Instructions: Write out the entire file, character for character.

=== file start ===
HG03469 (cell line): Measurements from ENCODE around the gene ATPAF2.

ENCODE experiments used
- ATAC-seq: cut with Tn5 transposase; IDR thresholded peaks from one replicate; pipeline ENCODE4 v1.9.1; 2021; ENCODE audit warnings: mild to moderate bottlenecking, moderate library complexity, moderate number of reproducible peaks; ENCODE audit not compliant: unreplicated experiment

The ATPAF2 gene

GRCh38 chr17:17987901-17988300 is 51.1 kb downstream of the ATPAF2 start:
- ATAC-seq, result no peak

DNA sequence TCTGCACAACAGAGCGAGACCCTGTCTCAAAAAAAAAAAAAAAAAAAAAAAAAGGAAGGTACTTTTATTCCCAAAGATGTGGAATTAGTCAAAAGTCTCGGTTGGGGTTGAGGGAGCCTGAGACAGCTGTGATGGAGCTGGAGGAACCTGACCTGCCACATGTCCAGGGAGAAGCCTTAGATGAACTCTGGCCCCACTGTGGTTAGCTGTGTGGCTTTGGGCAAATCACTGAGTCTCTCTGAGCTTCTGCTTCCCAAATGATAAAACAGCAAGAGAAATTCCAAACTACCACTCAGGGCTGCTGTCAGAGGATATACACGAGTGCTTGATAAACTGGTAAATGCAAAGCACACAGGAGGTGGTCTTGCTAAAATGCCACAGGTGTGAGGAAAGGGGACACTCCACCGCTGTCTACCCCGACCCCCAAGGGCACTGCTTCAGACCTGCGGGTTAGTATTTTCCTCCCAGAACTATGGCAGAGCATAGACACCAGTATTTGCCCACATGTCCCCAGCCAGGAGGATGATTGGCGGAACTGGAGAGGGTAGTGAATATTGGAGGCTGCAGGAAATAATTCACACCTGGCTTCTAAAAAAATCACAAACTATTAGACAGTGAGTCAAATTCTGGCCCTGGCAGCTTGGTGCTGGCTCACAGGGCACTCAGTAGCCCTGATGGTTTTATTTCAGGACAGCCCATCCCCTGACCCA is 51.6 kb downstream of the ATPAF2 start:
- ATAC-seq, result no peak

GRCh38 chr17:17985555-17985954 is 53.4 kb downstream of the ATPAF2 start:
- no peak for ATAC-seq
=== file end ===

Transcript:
HG03469 (cell line): Measurements from ENCODE around the gene ATPAF2.

ENCODE experiments used
- ATAC-seq: cut with Tn5 transposase; IDR thresholded peaks from one replicate; pipeline ENCODE4 v1.9.1; 2021; ENCODE audit warnings: mild to moderate bottlenecking, moderate library complexity, moderate number of reproducible peaks; ENCODE audit not compliant: unreplicated experiment

The ATPAF2 gene

GRCh38 chr17:17987901-17988300 is 51.1 kb downstream of the ATPAF2 start:
- ATAC-seq, result no peak

DNA sequence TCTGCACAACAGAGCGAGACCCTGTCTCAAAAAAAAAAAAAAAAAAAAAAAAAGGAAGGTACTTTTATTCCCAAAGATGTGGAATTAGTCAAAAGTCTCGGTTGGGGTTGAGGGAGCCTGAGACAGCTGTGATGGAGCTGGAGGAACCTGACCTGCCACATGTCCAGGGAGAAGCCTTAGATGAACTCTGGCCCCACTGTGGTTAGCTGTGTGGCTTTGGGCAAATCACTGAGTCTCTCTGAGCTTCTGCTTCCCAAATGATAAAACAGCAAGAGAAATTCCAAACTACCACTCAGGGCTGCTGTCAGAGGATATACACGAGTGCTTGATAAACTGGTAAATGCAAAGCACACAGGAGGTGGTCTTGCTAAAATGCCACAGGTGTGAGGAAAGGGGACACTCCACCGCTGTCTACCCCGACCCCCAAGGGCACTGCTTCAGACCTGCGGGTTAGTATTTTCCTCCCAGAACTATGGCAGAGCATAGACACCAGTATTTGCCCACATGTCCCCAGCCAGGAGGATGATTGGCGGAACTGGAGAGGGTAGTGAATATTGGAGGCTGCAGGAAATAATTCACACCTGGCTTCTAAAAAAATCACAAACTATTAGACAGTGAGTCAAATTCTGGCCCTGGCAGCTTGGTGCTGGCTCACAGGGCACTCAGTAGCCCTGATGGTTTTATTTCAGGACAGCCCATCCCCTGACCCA is 51.6 kb downstream of the ATPAF2 start:
- ATAC-seq, result no peak

GRCh38 chr17:17985555-17985954 is 53.4 kb downstream of the ATPAF2 start:
- no peak for ATAC-seq